Gov. Rick Perry on Wednesday, April 7, announced that the Texas Emerging Technology Fund (TEFT) is investing $250,000 in Smartfield, Inc., of Lubbock, for the commercialization of their crop irrigation management technology.

“The Lone Star State has long been a leader in agriculture, and thanks to this investment from the TETF, Texas will continue to be at the forefront of innovative solutions to the industry’s most common problems,” Perry said. “This investment in Smartfield will have significant implications for farmers across the nation, helping to save water and resources while improving yields for many types of crops.”

Smartfield’s technology uses sensors to monitor rainfall, crop canopy temperatures and stress levels, and informs growers of the real-time irrigation demands of virtually any type of row crop. This method makes it easier for growers to determine the ideal conditions for watering crops, ultimately reducing pumping and labor costs, saving water and improving crop yields.

“The support of the Texas Emerging Technology Fund has provided our company with early stage funding so necessary in bringing Smartcrop and our other products to market,” Smartfield CEO Tommy Martin said. “Through Smartfield’s technologies, growers will recognize high yields while conserving energy and water.”

The TETF is a $200 million initiative created by the Texas Legislature in 2005 at the governor’s request, and reauthorized in 2007 and again in 2009. A 17-member advisory committee of high-tech leaders, entrepreneurs and research experts reviews potential projects and recommends funding allocations to the governor, lieutenant governor and speaker of the House. To date, the TETF has allocated more than $130 million in funds to 102 early stage companies, and $153 million in grant matching and research superiority funds to Texas universities.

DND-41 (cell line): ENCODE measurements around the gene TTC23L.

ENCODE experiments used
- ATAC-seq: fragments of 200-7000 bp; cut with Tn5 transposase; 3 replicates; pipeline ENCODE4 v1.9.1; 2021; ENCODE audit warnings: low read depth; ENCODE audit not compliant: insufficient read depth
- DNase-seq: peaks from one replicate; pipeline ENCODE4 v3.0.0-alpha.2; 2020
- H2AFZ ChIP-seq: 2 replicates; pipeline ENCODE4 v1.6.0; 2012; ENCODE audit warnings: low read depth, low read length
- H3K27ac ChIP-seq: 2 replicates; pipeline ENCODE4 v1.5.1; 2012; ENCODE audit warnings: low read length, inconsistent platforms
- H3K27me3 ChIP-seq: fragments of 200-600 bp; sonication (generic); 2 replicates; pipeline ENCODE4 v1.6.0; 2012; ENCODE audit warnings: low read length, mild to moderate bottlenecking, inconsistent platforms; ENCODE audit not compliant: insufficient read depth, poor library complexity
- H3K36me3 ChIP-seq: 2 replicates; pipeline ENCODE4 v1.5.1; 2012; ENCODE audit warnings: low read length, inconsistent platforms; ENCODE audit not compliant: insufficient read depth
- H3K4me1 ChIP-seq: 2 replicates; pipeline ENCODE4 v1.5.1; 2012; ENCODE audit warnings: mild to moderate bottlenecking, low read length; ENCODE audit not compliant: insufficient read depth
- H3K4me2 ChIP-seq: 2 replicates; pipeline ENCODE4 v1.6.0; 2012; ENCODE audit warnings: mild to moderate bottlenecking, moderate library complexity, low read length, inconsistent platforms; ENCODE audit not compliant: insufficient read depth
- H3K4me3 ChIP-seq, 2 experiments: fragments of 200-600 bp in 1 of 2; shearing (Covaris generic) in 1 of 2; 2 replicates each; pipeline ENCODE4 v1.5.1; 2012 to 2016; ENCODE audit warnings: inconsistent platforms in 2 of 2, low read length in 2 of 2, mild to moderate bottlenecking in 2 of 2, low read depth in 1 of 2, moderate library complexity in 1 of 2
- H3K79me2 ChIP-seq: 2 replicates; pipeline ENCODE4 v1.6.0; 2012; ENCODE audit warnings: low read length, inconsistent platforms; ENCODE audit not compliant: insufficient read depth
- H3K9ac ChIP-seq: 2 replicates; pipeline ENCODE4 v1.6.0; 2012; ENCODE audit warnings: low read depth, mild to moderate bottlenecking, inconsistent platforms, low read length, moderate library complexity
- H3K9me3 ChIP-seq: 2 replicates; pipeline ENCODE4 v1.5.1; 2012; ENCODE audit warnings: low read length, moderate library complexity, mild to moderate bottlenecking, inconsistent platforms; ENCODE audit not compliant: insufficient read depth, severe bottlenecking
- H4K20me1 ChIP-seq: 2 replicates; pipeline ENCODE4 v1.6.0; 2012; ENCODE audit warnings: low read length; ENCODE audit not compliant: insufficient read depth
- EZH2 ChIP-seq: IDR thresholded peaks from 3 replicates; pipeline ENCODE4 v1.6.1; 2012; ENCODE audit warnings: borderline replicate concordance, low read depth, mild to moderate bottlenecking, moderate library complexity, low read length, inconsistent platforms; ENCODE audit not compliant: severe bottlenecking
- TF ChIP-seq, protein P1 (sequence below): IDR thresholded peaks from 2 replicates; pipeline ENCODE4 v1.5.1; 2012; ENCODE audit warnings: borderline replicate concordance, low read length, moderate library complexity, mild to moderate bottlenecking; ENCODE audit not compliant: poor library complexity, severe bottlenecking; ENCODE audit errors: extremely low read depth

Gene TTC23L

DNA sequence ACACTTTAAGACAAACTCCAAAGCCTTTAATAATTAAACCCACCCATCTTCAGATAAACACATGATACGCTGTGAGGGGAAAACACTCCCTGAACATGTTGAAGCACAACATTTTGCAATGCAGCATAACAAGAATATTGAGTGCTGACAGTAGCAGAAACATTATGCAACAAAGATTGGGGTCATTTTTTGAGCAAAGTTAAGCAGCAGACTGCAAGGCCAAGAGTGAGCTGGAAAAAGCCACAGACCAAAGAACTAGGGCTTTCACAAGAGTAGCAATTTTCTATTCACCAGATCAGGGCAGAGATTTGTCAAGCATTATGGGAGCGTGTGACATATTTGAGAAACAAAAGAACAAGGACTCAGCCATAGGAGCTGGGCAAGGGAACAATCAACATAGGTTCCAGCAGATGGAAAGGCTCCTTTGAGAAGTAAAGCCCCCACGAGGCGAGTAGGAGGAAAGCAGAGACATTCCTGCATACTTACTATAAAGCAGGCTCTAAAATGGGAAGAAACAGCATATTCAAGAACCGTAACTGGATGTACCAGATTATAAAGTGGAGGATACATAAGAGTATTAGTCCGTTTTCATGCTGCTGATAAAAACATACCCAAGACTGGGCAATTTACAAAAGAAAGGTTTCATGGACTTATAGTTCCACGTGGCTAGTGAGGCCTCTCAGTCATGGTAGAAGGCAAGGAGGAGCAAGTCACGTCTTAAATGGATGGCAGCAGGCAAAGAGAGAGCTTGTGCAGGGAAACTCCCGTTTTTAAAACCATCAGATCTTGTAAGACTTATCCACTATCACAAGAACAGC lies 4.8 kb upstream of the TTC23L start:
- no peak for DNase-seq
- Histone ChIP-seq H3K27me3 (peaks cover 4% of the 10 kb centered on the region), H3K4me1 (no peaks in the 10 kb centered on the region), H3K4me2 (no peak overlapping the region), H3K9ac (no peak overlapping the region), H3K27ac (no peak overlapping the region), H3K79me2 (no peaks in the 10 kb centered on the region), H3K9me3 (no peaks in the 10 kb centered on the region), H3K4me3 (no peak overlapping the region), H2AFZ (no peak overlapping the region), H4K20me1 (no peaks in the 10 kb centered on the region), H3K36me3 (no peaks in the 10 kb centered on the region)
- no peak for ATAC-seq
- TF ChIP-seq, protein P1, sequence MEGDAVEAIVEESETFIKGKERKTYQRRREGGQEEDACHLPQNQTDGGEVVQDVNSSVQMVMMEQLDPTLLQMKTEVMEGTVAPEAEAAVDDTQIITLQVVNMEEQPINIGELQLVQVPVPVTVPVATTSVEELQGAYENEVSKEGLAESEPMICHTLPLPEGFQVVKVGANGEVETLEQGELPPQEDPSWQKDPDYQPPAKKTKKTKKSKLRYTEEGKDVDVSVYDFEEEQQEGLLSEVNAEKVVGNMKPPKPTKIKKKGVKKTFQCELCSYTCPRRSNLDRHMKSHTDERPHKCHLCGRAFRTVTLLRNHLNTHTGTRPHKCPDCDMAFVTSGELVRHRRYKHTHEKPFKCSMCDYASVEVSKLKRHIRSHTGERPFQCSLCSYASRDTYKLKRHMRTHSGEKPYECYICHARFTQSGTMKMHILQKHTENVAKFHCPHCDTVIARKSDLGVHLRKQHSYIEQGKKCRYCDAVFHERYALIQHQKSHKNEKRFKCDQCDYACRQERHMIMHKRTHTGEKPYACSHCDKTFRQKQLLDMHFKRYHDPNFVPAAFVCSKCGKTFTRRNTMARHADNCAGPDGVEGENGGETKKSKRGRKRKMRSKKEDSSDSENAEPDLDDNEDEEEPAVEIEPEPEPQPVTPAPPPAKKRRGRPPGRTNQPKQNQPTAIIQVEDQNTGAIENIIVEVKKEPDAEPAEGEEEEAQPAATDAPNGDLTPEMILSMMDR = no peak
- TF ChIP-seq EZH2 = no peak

Five more states join Texas in legal challenge to President Obama’s health reform law

Five additional states on Wednesday, April 7, announced that they will join the original 13 states’ legal challenge to the newly enacted federal health care legislation. Indiana, North Dakota, Mississippi, Nevada and Arizona will join Texas and 12 other states’ legal action, which was filed on March 23 in federal court.

“No public policy goal – no matter how important or well-intentioned – can be allowed to trample the protections and rights guaranteed by the U.S. Constitution,” Texas Attorney General Greg Abbott said. “The federal health care legislation violates our Constitution, imposes an unprecedented mandate on individual Texans, and will require the Texas taxpayers to spend billions of additional dollars on health care programs. The addition of five new states to our bipartisan legal challenge reflects broad, nationwide concern about the constitutionality of this sweeping and unprecedented federal legislation.”